Dozens of Emirati special operations troops have died since they arrived in southern Yemen in August. A single rocket attack in early September killed 45, along with several Saudi and Bahrani soldiers.

The presence of the Latin American troops is an official secret in the Emirates, and the government has made no public mention of their deployment to Yemen. Yousef Otaiba, the Emirati ambassador to Washington, declined to comment. A spokesman for US Central Command, the military headquarters overseeing America’s involvement in the Yemen conflict, also declined to comment.

The Latin American force in the Emirates was originally conceived to carry out mostly domestic missions — guarding pipelines and other sensitive infrastructure and possibly putting down riots in the sprawling camps housing foreign workers in the Emirates — according to corporate documents, US officials, and several people involved in the project.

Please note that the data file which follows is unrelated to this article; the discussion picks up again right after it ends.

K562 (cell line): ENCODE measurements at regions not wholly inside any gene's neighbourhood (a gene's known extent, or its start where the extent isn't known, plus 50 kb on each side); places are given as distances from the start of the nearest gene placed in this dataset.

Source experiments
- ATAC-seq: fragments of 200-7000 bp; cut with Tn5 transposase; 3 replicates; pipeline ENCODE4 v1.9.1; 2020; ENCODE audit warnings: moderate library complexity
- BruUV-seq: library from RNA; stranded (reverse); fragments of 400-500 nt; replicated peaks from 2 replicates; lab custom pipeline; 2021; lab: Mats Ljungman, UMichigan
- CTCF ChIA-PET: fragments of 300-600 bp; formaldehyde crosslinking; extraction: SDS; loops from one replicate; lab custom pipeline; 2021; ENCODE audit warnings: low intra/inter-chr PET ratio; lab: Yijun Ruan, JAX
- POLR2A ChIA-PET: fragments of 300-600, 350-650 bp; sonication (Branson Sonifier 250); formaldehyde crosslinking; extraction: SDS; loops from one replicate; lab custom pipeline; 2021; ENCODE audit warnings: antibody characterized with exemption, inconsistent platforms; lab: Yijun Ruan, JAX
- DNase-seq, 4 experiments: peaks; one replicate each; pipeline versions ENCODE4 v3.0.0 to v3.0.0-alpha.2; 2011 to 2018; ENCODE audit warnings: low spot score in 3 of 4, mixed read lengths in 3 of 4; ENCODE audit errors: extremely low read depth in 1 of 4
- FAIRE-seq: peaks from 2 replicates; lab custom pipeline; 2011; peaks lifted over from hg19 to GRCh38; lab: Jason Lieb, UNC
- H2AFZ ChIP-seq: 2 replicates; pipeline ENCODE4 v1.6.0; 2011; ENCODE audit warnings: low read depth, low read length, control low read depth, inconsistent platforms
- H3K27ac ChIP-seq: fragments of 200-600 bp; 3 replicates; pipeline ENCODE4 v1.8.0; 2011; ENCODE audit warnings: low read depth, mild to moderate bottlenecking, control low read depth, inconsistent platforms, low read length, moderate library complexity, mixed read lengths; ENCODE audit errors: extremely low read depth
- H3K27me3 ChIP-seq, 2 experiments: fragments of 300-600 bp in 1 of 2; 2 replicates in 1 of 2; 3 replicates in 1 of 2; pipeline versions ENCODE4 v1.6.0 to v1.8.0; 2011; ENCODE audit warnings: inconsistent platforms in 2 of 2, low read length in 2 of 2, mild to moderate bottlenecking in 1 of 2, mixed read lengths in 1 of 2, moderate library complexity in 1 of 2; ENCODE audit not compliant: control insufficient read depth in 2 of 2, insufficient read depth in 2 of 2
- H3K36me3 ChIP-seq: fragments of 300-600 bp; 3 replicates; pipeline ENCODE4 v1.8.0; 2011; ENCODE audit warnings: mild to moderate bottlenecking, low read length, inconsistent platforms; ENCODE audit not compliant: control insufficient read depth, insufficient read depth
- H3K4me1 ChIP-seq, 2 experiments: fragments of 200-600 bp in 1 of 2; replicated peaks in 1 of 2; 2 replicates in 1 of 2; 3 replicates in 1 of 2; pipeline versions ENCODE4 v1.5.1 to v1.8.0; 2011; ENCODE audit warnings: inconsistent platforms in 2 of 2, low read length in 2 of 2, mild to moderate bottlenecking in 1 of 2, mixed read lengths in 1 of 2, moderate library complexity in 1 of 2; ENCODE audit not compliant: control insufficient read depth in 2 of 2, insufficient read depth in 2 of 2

The troops were told that they might one day be called for foreign combat missions, but until the deployment to Yemen the only external missions they were given were as security on commercial cargo vessels.

Those missions were rare, and soldiers involved in the project describe years of monotony at the desert camp, housed within a sprawling Emirati military base called Zayed Military City. A number of Westerners, including several Americans, live at the camp and serve as trainers for the Latin American troops.

They stay largely because of the money, receiving salaries from $2,000 to $3,000 a month, compared with approximately $400 a month they would make in Colombia. Those troops who deploy to Yemen will receive an additional $1,000 per week, according to a person involved in the project and a former senior Colombian military officer.